Plato 's Theory Of Love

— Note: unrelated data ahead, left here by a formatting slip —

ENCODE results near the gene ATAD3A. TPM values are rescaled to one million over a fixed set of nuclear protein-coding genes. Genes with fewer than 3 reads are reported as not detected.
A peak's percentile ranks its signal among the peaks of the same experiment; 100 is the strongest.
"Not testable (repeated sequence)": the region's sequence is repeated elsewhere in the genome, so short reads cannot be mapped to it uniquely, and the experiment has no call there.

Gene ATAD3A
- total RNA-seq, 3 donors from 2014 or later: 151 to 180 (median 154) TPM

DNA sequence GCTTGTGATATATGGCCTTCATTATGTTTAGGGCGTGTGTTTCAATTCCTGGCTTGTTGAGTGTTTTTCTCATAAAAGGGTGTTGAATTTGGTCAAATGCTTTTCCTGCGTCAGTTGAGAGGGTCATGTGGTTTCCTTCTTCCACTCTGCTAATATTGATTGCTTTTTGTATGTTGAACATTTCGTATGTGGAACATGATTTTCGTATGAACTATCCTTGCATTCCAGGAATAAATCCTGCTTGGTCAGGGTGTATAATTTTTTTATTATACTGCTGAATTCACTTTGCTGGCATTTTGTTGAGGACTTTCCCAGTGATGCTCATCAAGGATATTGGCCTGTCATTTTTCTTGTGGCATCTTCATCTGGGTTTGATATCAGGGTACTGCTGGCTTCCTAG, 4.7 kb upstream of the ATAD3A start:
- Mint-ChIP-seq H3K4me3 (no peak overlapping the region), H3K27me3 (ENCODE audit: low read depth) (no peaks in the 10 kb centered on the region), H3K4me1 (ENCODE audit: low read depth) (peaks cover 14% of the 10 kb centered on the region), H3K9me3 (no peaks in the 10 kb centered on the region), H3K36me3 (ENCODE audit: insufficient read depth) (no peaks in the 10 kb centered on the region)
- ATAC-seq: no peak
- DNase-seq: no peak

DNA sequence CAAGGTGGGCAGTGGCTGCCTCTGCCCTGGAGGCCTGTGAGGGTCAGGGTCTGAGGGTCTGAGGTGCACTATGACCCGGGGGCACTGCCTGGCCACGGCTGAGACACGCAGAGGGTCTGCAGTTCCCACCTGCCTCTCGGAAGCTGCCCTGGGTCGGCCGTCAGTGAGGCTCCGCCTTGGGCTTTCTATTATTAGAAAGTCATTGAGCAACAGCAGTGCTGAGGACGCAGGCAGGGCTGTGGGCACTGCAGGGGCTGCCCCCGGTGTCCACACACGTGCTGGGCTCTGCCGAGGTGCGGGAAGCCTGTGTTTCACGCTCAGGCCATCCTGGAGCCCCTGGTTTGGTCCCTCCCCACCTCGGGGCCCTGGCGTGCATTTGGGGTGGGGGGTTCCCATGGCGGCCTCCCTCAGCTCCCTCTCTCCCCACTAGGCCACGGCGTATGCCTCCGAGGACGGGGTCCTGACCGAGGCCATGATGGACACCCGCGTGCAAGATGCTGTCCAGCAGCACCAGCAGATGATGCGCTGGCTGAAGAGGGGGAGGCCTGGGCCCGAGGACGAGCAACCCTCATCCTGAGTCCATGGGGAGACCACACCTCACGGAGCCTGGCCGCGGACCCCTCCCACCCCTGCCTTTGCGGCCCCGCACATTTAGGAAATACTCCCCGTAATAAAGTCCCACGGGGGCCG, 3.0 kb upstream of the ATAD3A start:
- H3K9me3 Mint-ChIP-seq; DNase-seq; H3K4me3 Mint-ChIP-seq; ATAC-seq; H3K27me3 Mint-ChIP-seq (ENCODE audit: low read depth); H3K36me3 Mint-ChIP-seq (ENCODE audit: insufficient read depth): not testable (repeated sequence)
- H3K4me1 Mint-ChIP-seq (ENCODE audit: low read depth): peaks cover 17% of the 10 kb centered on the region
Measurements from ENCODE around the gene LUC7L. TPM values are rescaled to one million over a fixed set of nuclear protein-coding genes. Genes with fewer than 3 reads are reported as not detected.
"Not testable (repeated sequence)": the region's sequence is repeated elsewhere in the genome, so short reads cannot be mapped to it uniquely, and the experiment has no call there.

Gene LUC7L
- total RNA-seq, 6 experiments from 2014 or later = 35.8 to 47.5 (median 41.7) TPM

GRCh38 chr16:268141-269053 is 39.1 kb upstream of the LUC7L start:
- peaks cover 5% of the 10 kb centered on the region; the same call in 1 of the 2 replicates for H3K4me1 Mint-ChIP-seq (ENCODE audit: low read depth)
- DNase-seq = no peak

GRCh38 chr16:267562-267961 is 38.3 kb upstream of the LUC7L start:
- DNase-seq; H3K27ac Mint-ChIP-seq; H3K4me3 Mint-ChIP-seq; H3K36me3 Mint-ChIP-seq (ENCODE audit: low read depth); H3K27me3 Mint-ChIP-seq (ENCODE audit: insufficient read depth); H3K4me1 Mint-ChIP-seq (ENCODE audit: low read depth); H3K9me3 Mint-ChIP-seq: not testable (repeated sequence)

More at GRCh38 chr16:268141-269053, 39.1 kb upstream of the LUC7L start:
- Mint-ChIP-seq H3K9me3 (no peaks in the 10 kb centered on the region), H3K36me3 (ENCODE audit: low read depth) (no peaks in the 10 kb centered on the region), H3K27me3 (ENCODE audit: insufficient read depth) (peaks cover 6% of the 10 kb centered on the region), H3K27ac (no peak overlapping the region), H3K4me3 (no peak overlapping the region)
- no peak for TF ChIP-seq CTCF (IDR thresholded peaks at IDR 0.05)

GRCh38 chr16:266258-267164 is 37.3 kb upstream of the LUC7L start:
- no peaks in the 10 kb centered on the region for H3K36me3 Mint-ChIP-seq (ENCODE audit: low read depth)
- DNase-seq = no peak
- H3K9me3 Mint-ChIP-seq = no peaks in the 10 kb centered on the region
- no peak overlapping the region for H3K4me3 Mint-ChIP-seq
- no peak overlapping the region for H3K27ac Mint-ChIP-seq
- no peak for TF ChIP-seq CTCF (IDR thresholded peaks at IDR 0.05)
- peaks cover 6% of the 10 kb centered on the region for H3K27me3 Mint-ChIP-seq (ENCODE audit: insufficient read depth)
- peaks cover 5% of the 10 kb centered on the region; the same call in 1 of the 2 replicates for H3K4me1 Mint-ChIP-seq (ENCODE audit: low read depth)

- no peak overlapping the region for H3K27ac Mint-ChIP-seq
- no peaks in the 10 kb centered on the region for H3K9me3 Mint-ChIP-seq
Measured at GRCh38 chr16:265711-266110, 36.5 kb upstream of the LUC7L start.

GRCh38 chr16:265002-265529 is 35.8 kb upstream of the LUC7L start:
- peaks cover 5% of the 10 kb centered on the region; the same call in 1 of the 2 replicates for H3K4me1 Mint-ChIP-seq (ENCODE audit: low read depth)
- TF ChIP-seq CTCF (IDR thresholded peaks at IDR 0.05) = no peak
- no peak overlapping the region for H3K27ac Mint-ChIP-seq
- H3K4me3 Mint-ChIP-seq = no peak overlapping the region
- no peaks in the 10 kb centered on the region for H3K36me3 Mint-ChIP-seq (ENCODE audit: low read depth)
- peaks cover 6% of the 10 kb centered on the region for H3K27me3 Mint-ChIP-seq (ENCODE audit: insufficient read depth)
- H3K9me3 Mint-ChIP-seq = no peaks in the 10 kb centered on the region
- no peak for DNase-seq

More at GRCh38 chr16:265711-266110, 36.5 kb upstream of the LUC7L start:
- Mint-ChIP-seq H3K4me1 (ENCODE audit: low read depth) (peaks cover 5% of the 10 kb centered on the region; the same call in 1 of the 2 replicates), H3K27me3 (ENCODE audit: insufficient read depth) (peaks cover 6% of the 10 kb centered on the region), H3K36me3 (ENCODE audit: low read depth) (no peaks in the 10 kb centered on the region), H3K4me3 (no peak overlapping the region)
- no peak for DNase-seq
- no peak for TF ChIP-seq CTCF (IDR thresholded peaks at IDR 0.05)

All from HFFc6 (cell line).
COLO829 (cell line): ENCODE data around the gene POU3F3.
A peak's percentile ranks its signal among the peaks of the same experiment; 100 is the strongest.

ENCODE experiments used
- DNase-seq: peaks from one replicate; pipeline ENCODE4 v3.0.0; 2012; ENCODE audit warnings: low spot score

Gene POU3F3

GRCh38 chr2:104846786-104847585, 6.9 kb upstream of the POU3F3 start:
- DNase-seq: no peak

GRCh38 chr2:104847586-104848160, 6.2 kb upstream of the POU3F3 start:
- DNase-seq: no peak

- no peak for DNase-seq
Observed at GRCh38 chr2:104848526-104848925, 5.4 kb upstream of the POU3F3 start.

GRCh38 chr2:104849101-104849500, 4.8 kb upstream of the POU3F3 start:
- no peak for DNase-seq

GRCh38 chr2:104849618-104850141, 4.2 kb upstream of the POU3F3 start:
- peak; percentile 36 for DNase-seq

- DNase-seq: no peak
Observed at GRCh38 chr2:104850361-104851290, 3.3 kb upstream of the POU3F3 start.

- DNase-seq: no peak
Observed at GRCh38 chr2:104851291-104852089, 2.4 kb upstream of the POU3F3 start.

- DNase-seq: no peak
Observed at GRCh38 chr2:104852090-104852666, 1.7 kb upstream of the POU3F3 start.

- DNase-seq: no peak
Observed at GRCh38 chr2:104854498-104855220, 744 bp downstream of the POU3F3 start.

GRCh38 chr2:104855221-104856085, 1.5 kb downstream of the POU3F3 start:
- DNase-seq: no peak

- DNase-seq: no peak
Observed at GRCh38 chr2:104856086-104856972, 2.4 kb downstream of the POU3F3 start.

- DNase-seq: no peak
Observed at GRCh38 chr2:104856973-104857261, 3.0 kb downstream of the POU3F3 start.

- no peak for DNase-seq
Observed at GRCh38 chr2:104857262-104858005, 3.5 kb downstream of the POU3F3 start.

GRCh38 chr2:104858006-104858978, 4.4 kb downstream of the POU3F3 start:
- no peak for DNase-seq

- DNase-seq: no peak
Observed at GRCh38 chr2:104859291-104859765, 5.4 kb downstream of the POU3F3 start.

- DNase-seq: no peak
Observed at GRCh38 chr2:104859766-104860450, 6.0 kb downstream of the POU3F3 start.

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Plato 's Symposium is written in such a manner that each speech accounted has at least one insight into the nature of love or Eros that is latter expanded, contradicted or confirmed by the speech given by Socrates using Diotima 's wisdom. Plato was very wise in his teaching on love, progressing from the simple to the much more complex, climaxing with the with the recounted exchange of Socrates and Diotima and then finalizing the instruction with a comical, but well-placed praise of the paragon of a beloved from a completely drunken fool. This ordering is contrived but serves as an excellent framework for investigation into the question of what exactly is Plato 's idea of love. Building upon the notion that Diotima 's speech illuminates the highest mysteries of the art of love, the best course of investigation is to review each speech with the context of Diotima 's claims to distill out the recurring ideas. These ideas then can be constructed into a decent definition of Platonic Love. The first speech of the symposium was given by Phaedrus, and thankfully, it is not very deep or difficult to understand. The key to understand his speech and most of the following speeches is to understand the Greek habit of ascribing a pseudo-divinity to almost every facet of everything. In this case, Phaedrus is equating mythological being called Eros to the human concept of love. Unfortunately, Phaedrus ' speech does little to directly define the nature of love, instead, Phaedrus decides
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